CE Certification Requirements

The CE certification process is where either a manufacturer or a Notified Body declares that a product complies with all the requirements placed upon it under the various CE Marking Directives. 

For example, a piece of machinery may have to comply with the Machinery Directive for safety, EMC Directive for Electromagnetic Compatibility, and RoHS for substance content. 

The CE certification process ensures compliance with these Directives and is a statement of how it complies. The customer can then be reasonably assured of the quality of the product in respect of these aspects. 

The CE Mark is the last stage in the compliance process after all the technical documentation and requirements are met.

CE Marking logo


Getting CE Certified 

For many products self-declaration by the manufacturer of an EU Declaration of Conformity (EUDoC) is all that is required if the product is of a low-risk category. 

For higher-risk products where there is a more rigorous requirement such as Personal Protective Equipment against harsh hazards, an EU Notified Body has to issue the Type Examination Certificate (Module B) and may also need to certify the production line quality and procedures (Modules C2 and D typically). 

The need to use a Notified Body is generally spelled out in the body of the relevant Directives.

Products Requiring CE Marking

25 Directives require CE Marking. These cover the following: 

  • Electrical
  • Medical devices
  • Machinery
  • Lifts
  • Personal protective equipment
  • Recreational craft
  • Toys
  • Pressure vessels and equipment
  • Explosives
  • Equipment for explosive atmospheres
  • Measuring instruments
  • Construction products
  • Pyrotechnical products 
  • Among many others

Some products also will need to comply with the requirements of several Directives.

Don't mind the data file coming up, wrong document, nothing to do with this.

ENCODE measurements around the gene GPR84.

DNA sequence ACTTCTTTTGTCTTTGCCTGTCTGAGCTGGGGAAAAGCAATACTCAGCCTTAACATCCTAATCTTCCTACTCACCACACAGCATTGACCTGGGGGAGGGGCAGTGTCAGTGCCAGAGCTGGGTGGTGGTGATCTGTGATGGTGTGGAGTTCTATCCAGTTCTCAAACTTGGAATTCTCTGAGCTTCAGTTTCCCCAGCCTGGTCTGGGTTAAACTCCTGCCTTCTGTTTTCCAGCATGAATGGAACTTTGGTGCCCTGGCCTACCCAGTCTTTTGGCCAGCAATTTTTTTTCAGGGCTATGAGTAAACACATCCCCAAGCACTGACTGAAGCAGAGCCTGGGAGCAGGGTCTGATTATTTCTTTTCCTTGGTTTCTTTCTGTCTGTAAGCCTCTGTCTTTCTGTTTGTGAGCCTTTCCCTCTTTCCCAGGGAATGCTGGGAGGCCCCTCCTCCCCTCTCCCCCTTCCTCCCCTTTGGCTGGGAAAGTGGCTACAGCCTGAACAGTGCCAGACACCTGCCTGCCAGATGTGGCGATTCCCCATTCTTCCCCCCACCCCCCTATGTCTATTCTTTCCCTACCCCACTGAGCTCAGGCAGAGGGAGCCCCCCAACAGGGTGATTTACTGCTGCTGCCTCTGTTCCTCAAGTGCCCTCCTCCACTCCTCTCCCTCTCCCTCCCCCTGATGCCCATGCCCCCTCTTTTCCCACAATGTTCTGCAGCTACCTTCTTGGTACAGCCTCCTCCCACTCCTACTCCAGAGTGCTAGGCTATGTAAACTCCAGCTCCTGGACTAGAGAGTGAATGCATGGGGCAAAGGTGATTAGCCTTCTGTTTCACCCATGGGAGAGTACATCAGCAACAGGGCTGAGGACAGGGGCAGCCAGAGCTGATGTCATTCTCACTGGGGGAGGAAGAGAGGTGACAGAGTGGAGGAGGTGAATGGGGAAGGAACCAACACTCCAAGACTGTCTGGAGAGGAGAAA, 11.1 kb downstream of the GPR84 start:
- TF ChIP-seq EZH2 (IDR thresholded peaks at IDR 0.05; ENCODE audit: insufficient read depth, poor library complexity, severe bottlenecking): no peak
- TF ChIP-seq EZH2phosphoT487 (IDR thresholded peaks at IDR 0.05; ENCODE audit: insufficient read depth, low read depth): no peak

CE Certification Requirements

There are normally five stages to CE Certification.

Stage 1   

Identify the applicable Directives for your product. This must be done thoroughly as all the following processes are based on this analysis. Look at the scope of the Directives carefully as they always list what is within scope. Typically, there are exclusions as well. 

If you have a product where you are not sure which Directive is applicable then Technology International can help with this process. Identification at the design stage is preferred so that any requirements can be built into the product from initial production. Think of the cost to retrofit or change the design while a product is in production with all the direct and indirect costs involved.

Stage 2  

Identify the appropriate requirements for compliance of your product. Standards are one method to show compliance, as well as the use of test labs. 

If it is a high-risk product, then a Notified Body will need to be involved in the process to some degree.

Stage 3   

Carry out the various assessments and continue until the product is 100% compliant.

Stage 4   

Compile technical documentation. This is normally a technical file showing how the product is in compliance with the requirements and this must be kept in existence for at least 10 years. It needs to be available for inspection by the authorities during this time. Then the EU Declaration of Conformity can be drafted and the product suitably marked. 

From July 2021 there is a requirement for 18 Directives to have an Economic operator named who is responsible for holding the product compliance information within the EU. No longer can this be held outside the EU except as a copy.

Remember that for most products other requirements are not part of the CE process but need to be complied with as well, like REACH compliance for chemicals.

The Instructions for the user have to be produced in local languages and with most Directives, the safe use instructions must be supplied with the product.

Stage 5  

The CE Marking process does not stop here. You need to ensure that you have a system in place so that future production remains compliant and that any changes are addressed. 

For example, standards are regularly revised and may not show compliance after a certain date and the EU DOC may need redrafting. You also need to have a system for responding to and correcting actions identified via customer feedback. 

Lastly, if the product could cause any risks then there are obligations to notify relevant authorities in each EU country where the product is sold. 

Technology International: Experts in CE Certification Requirements 

While there are five stages to the process, the CE certification requirements can be quite stringent, and learning on the fly can be a false economy. 

Using an expert company like Technology International to take you through the whole certification process will help your staff do it correctly, ensuring money is well spent. It also allows you to rest assured that you are being proactive to minimize future problems with compliance.